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Oxford Companion to Sugar and Sweets

Oxford Companion to Sugar and Sweets

By Darra Goldstein

Published 2015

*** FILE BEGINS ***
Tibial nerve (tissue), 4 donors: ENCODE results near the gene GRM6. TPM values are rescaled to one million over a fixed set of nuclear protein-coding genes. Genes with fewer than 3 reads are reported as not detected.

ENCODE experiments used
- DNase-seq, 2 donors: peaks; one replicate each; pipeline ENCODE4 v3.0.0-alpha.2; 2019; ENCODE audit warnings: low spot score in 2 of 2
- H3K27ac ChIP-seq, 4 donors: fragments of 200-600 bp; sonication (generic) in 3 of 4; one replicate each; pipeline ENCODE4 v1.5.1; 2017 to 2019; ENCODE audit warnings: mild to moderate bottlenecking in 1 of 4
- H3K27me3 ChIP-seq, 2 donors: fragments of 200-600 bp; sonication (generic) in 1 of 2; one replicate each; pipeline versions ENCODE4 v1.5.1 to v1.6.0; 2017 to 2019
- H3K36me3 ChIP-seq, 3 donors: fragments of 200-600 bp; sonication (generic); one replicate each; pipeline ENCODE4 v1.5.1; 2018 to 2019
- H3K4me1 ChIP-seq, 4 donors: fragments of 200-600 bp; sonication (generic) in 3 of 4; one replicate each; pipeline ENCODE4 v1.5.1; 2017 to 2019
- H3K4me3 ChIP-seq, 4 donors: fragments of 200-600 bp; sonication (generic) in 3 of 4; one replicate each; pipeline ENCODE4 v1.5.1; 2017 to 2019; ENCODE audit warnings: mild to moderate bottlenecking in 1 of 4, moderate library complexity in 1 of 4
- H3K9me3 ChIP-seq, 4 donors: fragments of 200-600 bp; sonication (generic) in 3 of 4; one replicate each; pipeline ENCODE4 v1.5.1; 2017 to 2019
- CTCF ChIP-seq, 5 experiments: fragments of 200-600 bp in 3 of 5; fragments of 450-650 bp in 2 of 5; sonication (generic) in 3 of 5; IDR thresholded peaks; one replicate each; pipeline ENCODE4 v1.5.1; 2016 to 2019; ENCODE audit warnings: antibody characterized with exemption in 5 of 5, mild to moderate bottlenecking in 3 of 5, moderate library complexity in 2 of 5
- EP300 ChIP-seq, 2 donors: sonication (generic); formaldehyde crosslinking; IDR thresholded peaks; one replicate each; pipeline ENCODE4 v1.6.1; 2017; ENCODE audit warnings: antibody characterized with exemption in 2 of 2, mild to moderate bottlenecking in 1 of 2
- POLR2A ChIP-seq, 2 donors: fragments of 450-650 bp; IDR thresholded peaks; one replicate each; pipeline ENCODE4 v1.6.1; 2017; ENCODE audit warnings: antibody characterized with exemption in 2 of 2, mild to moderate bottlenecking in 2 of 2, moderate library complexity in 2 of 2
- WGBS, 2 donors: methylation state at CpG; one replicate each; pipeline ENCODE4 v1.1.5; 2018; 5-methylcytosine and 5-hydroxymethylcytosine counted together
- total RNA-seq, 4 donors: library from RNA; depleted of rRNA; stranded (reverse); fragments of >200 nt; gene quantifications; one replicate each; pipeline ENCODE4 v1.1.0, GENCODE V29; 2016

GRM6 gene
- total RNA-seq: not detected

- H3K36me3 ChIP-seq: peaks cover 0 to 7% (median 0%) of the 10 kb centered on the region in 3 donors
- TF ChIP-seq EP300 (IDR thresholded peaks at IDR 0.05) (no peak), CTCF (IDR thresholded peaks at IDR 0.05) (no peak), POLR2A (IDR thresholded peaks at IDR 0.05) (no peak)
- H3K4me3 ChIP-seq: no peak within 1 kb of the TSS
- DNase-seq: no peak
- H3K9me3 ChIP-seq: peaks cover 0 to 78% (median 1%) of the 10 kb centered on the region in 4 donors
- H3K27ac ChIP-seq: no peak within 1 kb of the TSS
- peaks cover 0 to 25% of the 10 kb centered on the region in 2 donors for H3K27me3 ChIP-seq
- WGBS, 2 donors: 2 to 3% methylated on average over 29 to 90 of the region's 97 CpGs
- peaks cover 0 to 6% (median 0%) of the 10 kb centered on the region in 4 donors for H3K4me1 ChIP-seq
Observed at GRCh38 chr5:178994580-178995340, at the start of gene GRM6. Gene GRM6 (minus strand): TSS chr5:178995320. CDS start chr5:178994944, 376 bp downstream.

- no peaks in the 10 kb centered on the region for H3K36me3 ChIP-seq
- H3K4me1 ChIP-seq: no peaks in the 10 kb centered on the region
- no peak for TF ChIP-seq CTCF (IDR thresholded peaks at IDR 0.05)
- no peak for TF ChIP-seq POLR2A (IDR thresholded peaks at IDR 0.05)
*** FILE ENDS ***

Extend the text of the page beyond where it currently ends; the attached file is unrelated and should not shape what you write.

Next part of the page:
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biscotti cover a very wide range of sweetened baked goods with many regional variations, seasonal and religious significance. Recently, the Italian term has become popular in most English-speaking countries. Biscotti is derived from the medieval Latin biscoctus, a bread or cracker baked twice to dry out the moisture and prolong storing time. Pliny the Elder mentions that baked goods like panis militaris could last very long; hence, they were among the staple foods vital for the Roman Legion’s diet. The ancient Romans consumed a very dry biscuit made solely of grape must and flour known as mustaceus, and Cato included the first recipe for it baked on a laurel leaf in De re rustica; the name was eventually transmuted to mostaccioli. In Calabria, this enriched biscotto assumes a significant role with many symbolic shapes, and a guild of mostaccioli makers still endures today. Mostaccioli have evolved considerably and they now sometimes have a softer, spongy consistency, with the frequent addition of chopped nuts and dried fruit. This specialty is generally diamond- or oval-shaped, often coated with dark or white chocolate, and is available in many regions.